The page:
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Ventura v. America's Servicing Co.

United States District Court, Fourth Circuit

August 19, 2013

GLORIA VENTURA, Plaintiff,
v.
AMERICA'S SERVICING COMPANY et al., Defendants.

MEMORANDUM OPINION

ALEXANDER WILLIAMS, Jr., District Judge.

Pending before the Court are Defendants' Motion to Dismiss and Defendants' Motion for Leave to File Supplement Exhibit. The Court has reviewed the record and deems a hearing unnecessary. For the following reasons, the Court GRANTS Defendants' Motion to Dismiss and DENIES AS MOOT Defendants' Motion for Leave to File Supplement Exhibit.

I. FACTUAL AND PROCEDURAL BACKGROUND

The Court takes the following facts from pro se Plaintiff Gloria Ventura's Complaint, real estate records, and state court judicial documents. Courts may consider such documents without converting motions to dismiss into motions for summary judgment as courts may take notice of such matters when ruling on motions to dismiss. See Tellabs, Inc. v. Makor Issues & Rights, Ltd., 551 U.S. 308, 322 (2007) (citation omitted); Sec'y of State For Def. v. Trimble Navigation Ltd., 484 F.3d 700, 705 (4th Cir. 2007); Andrews v. Daw, 201 F.3d 521, 524 n. 1 (4th Cir. 2000) (citing cases).

The instant case sounds in mortgage fraud. Plaintiff has sued the following entities: America's Servicing Company (America); Wells Fargo Bank (Wells Fargo); Vantria FCU (Vantria); U.S. Bank; and Jane and John Doe (1-100). The appellation "Defendants" refers to these entities collectively.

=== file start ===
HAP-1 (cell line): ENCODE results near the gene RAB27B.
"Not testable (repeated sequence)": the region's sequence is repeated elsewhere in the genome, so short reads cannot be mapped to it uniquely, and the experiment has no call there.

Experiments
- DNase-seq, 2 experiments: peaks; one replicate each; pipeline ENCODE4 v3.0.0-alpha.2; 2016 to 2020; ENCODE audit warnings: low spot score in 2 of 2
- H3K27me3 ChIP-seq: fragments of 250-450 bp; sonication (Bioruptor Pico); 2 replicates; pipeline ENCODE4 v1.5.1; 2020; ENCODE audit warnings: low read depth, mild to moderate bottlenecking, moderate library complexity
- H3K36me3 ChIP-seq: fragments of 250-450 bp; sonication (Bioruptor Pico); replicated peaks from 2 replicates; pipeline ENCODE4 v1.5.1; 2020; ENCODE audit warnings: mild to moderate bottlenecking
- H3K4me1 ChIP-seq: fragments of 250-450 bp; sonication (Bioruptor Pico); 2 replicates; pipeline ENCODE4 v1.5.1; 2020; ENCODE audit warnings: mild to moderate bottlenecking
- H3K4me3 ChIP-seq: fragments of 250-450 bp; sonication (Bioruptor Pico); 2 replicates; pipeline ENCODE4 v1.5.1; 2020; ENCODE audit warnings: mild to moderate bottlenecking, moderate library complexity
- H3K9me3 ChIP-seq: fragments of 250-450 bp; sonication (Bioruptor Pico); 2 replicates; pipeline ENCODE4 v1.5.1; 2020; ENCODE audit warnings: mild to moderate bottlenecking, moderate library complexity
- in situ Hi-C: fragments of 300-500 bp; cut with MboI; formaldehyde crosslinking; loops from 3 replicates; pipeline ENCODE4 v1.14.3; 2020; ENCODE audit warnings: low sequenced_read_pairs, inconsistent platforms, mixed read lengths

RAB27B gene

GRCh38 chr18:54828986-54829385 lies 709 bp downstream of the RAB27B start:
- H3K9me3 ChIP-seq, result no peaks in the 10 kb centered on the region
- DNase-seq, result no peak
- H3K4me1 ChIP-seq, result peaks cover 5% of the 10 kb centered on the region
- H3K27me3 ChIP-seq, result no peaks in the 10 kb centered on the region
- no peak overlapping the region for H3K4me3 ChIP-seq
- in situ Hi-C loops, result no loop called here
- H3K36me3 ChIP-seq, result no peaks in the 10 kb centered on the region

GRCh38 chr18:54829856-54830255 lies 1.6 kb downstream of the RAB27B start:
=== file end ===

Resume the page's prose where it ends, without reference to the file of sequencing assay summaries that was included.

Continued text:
Plaintiff Gloria Ventura (Plaintiff) and her husband, Juan Majano, own real property located at 1743 Red Oak Lane, Waldorf, Maryland 20601 (the Property). On January 8, 2004, Posey Properties, LLC, in consideration of $290, 000, granted Ventura and Majano the deed to said Property. On May 18, 2005, Ventura and Majano executed a Note and Deed of Trust in the amount of $324, 000 to refinance the Property. See Doc. No. 15-4; Doc. No. 15-6. The Note names Union Federal Bank of Indianapolis as the lender. Via the same instrument, Union Federal assigned the Note to U.S. Bank National Association, as Trustee for Bear Stearns Assert Backed Securities I Trust, Asset Backed Certificates, Series 2005-AC5. See Doc. No. 15-4 at 5; see also Doc. No. 15-5. On June 20, 2011, Ventura and America, which is a division of Wells Fargo, executed a Loan Modification Agreement (Agreement) modifying the unpaid principal balance of $323, 999.59 to $353, 247.18. The Agreement also provided for monthly payments of $1, 703.35 at a yearly interest rate of 5% until the maturity date of August 1, 2051. See Doc. No. 15-7 at 2.[1]

In July 2012, Plaintiff alleges that she requested a debt validation under the FDCPA from America and Vantria. Plaintiff further alleges that America and Vantria failed to respond to her request. Relatedly, Plaintiff alleges that Defendants failed "to keep correct and accurate business records." Doc. No. 2 ¶ 15.

Plaintiff also alleges that, on an unspecified date, unspecified Defendants promised her a novation or loan modification if she failed to make three months of payments. Similarly, Plaintiff alleges that unspecified Defendants failed to modify her home loan after she entered into an agreement of some sort.

Plaintiff makes a handful of other loosely connected allegations. For instance, Plaintiff alleges that unspecified Defendants (1) charged her excessively, (2) initiated a foreclosure without showing a right to the Note, and (3) participated in a scheme to steer Hispanic homeowners into risky subprime loans.